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This question already has an answer here:

So define the set of finite sequences to be $S={a_1,a_2,\cdots}$ where $a_k$ are in real numbers and only finitely many of them are non-zero. The set of infinite sequences is defined similarly except that we can have infinitely many non-zero terms. How do I prove that there does not exist a bijection between these two sets?

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marked as duplicate by Asaf Karagila cardinals Feb 6 '17 at 11:14

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  • $\begingroup$ As you tagged this as linear algebra, could it be that instead of bijection you mean isomorphism of real vector spaces? $\endgroup$ – Hagen von Eitzen Feb 6 '17 at 10:29
  • $\begingroup$ I was wondering how I show that the set of infinite sequences with entries in R is uncountably infinite- dimensional as a vector space over R. $\endgroup$ – John von Neumann Feb 6 '17 at 10:31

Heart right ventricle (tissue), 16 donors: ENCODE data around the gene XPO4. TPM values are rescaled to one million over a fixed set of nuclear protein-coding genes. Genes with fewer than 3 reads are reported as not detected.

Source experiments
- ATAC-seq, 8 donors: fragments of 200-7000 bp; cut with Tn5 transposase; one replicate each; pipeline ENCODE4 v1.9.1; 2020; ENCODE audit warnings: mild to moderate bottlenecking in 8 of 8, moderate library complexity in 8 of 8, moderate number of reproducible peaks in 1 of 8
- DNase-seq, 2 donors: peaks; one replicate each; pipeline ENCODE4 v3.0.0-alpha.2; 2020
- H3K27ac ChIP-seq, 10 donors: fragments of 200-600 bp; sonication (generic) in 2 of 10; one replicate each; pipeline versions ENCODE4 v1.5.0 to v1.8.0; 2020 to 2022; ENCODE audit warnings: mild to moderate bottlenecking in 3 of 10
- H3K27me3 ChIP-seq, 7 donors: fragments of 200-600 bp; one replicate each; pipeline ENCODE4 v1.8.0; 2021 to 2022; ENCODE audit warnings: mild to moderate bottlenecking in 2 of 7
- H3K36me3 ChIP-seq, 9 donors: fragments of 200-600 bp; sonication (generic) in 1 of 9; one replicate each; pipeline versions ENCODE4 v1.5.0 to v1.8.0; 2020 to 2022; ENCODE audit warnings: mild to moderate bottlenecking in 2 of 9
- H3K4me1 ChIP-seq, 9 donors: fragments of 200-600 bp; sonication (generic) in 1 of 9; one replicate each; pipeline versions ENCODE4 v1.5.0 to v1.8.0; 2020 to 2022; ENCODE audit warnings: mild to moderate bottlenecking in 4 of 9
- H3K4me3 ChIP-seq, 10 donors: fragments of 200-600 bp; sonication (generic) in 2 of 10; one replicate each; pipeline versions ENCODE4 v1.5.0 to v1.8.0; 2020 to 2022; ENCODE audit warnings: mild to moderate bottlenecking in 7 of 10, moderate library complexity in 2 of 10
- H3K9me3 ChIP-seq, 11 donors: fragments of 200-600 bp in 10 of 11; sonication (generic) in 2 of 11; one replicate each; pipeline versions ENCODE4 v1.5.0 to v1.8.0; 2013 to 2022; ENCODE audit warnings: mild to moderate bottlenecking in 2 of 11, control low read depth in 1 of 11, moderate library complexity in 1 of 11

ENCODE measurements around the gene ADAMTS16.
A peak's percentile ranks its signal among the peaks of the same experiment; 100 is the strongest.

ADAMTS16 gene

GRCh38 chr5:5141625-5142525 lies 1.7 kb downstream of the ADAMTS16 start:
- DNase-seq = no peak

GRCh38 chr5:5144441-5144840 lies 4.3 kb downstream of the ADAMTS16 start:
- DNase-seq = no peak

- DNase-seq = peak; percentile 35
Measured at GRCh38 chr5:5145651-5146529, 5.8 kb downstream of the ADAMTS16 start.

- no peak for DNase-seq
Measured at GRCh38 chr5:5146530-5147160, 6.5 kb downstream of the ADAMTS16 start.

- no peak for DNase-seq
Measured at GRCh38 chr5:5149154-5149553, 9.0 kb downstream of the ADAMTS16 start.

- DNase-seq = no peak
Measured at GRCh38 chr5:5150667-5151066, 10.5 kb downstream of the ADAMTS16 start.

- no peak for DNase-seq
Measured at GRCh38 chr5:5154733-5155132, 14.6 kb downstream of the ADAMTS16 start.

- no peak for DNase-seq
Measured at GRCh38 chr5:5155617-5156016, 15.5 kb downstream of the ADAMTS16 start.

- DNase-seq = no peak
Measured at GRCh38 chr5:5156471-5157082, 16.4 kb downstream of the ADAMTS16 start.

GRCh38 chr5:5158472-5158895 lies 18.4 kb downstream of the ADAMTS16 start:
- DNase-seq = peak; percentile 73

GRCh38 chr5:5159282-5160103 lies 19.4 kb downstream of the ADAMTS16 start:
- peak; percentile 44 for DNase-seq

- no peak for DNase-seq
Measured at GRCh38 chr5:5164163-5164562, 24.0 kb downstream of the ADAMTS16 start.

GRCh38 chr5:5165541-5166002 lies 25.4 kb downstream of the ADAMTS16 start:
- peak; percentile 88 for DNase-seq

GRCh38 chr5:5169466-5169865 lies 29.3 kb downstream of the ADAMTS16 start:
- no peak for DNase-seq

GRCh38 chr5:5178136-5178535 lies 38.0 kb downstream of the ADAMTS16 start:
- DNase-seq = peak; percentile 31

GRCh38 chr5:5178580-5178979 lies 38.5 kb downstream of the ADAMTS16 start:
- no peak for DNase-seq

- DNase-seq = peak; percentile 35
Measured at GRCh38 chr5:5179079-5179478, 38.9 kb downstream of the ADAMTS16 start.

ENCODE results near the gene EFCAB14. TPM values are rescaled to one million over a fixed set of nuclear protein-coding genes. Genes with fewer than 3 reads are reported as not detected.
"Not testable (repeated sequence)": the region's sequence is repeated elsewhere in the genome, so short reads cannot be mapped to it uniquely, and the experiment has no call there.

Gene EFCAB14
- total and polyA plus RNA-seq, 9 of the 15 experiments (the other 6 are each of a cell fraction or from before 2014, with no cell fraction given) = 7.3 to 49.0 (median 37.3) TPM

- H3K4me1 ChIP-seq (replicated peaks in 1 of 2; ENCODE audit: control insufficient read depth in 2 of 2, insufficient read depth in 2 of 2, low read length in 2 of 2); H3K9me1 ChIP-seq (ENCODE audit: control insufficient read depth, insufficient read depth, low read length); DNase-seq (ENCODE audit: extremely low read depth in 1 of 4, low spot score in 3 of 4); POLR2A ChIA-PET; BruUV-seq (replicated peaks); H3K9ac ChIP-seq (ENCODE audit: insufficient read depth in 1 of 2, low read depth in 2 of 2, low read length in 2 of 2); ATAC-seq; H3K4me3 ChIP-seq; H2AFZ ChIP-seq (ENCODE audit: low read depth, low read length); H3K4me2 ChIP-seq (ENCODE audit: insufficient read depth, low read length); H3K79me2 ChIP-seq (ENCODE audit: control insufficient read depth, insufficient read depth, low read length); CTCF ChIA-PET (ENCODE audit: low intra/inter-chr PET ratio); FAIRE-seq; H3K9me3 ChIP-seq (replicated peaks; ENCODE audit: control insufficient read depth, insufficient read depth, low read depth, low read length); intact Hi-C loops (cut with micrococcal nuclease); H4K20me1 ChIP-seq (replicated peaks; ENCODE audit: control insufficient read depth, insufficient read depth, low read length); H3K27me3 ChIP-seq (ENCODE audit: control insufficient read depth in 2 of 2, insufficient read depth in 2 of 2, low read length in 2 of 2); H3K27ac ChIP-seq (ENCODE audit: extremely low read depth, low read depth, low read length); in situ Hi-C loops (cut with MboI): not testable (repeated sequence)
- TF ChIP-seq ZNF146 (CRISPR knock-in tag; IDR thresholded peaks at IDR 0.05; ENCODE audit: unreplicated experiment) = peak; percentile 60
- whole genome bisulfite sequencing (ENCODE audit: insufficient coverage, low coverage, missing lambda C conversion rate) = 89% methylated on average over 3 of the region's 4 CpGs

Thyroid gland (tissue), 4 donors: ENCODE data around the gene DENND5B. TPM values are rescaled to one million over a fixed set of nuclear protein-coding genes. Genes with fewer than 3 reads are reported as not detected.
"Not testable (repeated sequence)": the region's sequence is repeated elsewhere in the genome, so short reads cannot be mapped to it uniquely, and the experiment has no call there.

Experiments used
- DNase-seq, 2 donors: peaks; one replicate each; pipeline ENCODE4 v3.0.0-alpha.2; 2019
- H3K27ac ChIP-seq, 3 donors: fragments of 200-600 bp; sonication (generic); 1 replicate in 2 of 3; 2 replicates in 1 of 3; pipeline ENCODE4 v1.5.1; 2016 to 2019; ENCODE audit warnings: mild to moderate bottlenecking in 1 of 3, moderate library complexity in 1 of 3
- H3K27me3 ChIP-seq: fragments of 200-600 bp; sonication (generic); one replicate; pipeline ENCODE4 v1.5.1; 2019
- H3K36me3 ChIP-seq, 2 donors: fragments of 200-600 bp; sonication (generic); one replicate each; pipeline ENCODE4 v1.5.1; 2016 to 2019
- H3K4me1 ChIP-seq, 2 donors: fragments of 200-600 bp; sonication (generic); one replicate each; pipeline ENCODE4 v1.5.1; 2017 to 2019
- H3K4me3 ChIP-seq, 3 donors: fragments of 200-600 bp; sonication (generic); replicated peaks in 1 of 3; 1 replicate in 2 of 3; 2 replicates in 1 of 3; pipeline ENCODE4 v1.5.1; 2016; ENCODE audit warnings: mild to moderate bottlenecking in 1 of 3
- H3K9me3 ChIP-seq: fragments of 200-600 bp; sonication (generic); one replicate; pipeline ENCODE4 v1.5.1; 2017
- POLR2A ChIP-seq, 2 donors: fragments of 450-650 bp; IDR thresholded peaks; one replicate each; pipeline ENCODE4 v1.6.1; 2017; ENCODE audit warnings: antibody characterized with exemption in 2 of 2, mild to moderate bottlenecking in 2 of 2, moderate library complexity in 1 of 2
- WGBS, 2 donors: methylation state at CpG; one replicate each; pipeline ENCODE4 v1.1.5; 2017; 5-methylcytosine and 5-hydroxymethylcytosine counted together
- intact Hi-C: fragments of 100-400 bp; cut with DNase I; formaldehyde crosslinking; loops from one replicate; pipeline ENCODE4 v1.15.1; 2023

• $\begingroup$ @JohnvonNeumann Isn't the set of infinite sequences of real numbers manifestly a countably infinite-dimensional vector space over R? $\endgroup$ – spaceisdarkgreen Feb 6 '17 at 10:52
  • $\begingroup$ spaceisdarkgreen : not so manifestly though $\endgroup$ – Max Feb 6 '17 at 11:37
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You don't, because there exist such bijections. The first one is (essentially) $\displaystyle\bigcup_{n\in \mathbb{N}} \mathbb{R}^n$, which has the same cardinality as $\mathbb{R}$, and the second one is $\mathbb{R}^\mathbb{N}$, which also has the same cardinality as $\mathbb{R}$.

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